Questions have been raised about Australia’s first electric ute amid claims the vehicle is not suitable for farmers and agricultural work.
Chinese manufacturer LDV’s eT60 has been hailed as Australia’s first pure electric dual cab ute and the first of its kind.
Selling for $92,990 plus on-road costs, the dual-cab, two-wheel drive ute has a 330-kilometre range on a single charge and one-tonne towing capacity.
While federal ministers Catherine King and Chris Bowen have been quick to jump on the eT60 bandwagon, the public reaction so far has been divided due to the ute’s limited range of 330km after a charge and whopping price tag.
Farming expert and research engineer for Farming Ahead magazine Ben White welcomed the arrival of the eT60 in Australia but believes its limitations may make it unsuitable for farms.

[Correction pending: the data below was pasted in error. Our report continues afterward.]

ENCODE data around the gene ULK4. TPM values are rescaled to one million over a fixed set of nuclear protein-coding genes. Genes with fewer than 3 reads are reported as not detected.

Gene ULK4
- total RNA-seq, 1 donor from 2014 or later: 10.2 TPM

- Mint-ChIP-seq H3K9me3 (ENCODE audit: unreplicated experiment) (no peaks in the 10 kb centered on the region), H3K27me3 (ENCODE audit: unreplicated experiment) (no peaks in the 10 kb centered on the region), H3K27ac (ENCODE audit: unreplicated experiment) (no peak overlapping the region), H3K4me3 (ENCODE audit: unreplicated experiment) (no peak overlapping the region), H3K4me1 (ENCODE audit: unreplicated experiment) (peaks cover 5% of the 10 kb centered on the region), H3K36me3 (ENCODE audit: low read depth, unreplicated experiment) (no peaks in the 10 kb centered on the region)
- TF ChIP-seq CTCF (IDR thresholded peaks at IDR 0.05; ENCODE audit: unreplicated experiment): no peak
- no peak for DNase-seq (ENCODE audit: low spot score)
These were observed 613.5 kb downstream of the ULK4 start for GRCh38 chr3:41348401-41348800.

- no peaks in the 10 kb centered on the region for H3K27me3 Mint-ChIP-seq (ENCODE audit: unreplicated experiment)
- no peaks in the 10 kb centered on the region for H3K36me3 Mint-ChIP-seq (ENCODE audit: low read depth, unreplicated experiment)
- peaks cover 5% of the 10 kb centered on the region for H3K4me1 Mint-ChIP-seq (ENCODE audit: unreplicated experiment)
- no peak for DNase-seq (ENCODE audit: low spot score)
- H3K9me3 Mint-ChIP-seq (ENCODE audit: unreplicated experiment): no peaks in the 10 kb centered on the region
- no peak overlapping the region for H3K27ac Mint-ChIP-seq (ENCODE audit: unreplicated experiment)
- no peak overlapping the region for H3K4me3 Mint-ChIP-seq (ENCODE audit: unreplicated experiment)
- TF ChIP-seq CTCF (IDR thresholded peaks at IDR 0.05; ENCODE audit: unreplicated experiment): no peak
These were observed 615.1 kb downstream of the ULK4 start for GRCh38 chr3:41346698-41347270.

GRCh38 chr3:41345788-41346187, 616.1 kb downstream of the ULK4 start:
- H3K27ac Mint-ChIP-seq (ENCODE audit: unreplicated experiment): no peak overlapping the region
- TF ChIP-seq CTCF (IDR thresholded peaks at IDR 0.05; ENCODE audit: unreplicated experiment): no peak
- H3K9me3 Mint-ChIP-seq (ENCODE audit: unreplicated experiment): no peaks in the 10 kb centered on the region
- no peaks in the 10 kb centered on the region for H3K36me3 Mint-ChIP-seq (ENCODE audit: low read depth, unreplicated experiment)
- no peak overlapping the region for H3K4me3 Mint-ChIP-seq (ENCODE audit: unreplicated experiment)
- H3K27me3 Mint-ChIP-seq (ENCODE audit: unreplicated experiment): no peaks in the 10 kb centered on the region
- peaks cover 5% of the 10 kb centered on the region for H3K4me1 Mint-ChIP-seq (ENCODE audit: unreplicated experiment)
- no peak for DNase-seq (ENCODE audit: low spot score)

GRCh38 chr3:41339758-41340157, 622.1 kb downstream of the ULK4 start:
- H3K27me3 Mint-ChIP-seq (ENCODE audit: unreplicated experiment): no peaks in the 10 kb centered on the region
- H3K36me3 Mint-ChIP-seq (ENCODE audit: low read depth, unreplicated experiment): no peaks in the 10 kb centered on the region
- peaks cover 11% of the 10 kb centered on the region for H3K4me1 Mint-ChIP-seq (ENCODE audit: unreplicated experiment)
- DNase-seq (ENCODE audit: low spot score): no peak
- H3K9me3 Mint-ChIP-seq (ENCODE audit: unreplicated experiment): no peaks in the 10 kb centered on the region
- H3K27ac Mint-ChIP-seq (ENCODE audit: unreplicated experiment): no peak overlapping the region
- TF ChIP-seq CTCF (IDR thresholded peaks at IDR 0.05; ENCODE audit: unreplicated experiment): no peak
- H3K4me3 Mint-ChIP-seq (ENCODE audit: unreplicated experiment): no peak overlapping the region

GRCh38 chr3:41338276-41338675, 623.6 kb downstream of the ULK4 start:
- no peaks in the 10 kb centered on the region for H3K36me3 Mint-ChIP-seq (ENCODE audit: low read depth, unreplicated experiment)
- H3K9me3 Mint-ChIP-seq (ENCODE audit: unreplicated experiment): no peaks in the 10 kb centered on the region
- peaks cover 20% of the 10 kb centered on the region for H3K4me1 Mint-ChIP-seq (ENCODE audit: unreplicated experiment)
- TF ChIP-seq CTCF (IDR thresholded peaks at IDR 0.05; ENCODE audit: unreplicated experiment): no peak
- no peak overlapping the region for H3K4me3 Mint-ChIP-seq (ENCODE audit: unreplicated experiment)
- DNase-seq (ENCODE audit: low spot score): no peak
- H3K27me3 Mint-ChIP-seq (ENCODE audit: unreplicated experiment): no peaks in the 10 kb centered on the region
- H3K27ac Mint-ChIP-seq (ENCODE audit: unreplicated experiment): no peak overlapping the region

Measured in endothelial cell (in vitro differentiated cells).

Australians are divided over the LDV eT60, Australia’s first all electric ute. Pictured with the vehicle is Infrastructure, Transport and Regional Development minister Catherine King
‘We want to be able to drive through the paddocks, we want to be able to check stock, we want to be able to carry loads to and from town, so it comes back to that equivalence and being able to do that job we need it to do,’ he told the ABC.
‘We do big kilometres in Australia, probably more than anyone would do in Europe or the US, and range anxiety is a real thing.
‘There is a bit of anxiety and planning that builds into that, and that’s OK, but once the range grows to 700 or 800km, that will dissipate.’
Australian Automotive Dealer Association chief executive James Voortman agreed the ute’s limited range and massive price tag make it less attractive for farmers.
‘There’s the issue of distance and also the issue that a lot do have quite rugged terrain they have to negotiate on their properties, so the fact it’s not a 4WD could work against them,’ he told news.com.au.